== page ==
Two new baryon particles discovered in agreement with York U prediction

Today an international team of researchers announced the discovery of two new particles in the baryon family, which makes them cousins of the familiar proton and neutron. The LHCb collaboration at CERN, the European Organization for Nuclear Research, used CERN's Large Hadron Collider to make these discoveries.

The masses of these particles, named Xi_b'- and Xi_b*- had been predicted in a paper published in 2009 by York University Professor Randy Lewis and Richard Woloshyn, scientist at the TRIUMF Lab in Vancouver, using a supercomputer approach called lattice QCD.

"The prediction of the existence and masses of these particles is a tour de force of theoretical and computational physics. It is a fantastic accomplishment of Randy's, who is working at the very edge of as well as pushing supercomputer capabilities to the limit," said Roman Koniuk, Chair of the Department of Physics & Astronomy at York University.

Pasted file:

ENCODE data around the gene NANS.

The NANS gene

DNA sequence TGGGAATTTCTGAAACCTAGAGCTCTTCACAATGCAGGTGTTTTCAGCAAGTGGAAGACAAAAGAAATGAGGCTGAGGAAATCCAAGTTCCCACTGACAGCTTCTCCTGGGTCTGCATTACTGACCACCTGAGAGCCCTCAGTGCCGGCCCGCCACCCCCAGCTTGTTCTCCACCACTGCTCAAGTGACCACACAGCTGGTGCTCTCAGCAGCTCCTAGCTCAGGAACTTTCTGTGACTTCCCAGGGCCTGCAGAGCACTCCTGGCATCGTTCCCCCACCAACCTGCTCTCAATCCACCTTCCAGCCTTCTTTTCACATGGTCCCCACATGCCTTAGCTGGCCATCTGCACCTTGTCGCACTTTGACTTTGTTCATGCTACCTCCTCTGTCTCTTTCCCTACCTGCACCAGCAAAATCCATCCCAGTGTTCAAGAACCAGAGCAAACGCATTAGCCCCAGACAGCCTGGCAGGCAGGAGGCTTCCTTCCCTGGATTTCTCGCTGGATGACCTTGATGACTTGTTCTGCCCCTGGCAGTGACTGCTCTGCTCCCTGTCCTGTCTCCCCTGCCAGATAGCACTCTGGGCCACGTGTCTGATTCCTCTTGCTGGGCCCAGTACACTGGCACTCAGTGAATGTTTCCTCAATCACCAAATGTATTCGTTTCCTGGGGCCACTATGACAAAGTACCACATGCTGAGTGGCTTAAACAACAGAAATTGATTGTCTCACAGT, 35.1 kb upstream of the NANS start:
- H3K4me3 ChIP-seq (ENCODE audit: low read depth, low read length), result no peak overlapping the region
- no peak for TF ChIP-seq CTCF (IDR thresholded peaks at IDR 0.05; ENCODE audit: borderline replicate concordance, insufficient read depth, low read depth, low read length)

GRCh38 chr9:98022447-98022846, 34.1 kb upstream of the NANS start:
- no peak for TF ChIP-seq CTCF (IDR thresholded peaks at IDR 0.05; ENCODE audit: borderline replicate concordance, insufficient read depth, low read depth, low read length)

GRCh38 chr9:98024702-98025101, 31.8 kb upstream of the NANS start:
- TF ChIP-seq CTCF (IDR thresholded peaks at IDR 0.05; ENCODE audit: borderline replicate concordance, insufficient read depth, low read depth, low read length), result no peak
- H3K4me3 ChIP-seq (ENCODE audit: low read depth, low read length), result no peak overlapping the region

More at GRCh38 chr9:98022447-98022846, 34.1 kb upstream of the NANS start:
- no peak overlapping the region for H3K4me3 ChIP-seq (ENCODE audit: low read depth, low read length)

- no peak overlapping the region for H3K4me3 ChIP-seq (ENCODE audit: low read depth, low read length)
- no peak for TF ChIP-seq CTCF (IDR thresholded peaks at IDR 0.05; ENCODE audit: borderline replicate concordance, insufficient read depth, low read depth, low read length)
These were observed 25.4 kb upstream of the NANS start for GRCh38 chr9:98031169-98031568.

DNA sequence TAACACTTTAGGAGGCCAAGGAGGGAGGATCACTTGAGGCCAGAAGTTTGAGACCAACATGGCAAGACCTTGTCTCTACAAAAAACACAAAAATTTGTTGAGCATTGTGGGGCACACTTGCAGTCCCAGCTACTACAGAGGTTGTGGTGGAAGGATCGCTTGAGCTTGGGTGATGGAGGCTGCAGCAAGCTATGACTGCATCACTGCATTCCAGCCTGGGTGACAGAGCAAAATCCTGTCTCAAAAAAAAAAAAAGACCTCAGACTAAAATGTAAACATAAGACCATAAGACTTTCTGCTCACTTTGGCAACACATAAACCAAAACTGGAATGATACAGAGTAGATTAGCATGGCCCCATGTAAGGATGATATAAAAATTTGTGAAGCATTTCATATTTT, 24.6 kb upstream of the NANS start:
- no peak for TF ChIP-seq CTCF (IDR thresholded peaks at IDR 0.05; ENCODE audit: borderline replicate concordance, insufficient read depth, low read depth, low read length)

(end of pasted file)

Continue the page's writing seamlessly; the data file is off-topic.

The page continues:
"This uses the most fundamental theory of quarks and gluons to explain the quantum physics inside these tiny new Xi particles," said Lewis.

Lewis is continuing his use of lattice QCD to study other combinations of quarks and gluons that can also be pursued by experimental laboratories like CERN.

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LHCb experiment observes two new baryon particles never seen before

Provided by York University
Citation: Two new baryon particles discovered in agreement with York U prediction (2014, November 19) retrieved 28 November 2020 from
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